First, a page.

Here are some ways you can reduce your carbon footprint:
  • Calculate your carbon footprint using the EPA's Carbon Footprint calculator.
  • Eat more fruits and vegetables and reduce the amount of meat and dairy you eat.
  • Plan meals ahead of time, use leftovers, and compost food waste instead of tossing it in the garbage to reduce your food waste.
  • Buy clothes that will last. Avoid fast fashion clothes made overseas.
  • Wash your clothes in cold water and hang clothes up to dry.
  • When you shop, bring your own reusable bag and avoid items with excess packaging.
  • When buying or upgrading appliances at home, look for energy efficient products.
  • At home, change incandescent light bulbs to LEDs. This will save energy and money in the long term.
  • Be conscious of where your energy at home goes. Switch lights off when you leave the room and unplug electronic devices when not in use.
  • Drive less. If that's not an option, combine short trips/errands and make sure your car is in good driving condition (routine maintenance, tires properly inflated, etc.).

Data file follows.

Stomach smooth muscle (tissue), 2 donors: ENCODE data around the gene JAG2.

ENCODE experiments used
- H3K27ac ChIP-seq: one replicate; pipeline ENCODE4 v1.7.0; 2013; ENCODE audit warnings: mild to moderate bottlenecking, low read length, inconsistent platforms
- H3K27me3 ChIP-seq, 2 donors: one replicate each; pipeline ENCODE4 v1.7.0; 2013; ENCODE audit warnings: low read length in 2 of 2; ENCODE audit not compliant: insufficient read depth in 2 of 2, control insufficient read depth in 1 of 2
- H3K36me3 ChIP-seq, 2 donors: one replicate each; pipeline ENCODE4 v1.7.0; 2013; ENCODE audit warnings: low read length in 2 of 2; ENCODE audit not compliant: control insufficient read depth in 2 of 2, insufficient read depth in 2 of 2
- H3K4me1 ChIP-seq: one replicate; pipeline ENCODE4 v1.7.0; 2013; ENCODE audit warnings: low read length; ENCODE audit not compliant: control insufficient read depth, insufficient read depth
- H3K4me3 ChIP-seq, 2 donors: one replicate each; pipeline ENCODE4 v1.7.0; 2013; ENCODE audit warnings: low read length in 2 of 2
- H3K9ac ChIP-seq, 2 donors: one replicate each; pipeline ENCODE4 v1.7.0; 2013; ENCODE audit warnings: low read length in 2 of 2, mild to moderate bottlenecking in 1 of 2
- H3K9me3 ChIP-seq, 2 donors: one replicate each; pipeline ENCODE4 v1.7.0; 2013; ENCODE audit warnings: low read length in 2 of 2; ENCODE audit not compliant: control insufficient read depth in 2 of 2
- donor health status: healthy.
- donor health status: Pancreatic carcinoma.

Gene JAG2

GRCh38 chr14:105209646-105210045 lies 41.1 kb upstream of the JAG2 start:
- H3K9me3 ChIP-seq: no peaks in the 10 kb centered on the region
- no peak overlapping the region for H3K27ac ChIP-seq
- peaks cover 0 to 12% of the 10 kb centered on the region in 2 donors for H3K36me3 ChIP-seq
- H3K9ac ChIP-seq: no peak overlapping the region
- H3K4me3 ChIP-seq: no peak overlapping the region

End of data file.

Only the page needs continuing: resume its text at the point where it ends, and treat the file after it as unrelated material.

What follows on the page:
• When flying by plane, fly nonstop, or on shorter trips avoid flying all together.


Smoke days from wildfires
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Utah Tracking receives meteorological data from the National Centers for Environmental Information (NCEI) within the National Oceanic and Atmospheric Administration (NOAA), and the National Interagency Fire Center (NIFC)

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The information provided above is from the Utah Department of Health's Center for Health Data IBIS-PH web site ( The information published on this website may be reproduced without permission. Please use the following citation: " Retrieved Sun, 26 May 2024 0:40:06 from Utah Department of Health, Center for Health Data, Indicator-Based Information System for Public Health Web site: ".

Content updated: Fri, 29 Jul 2022 10:25:07 MDT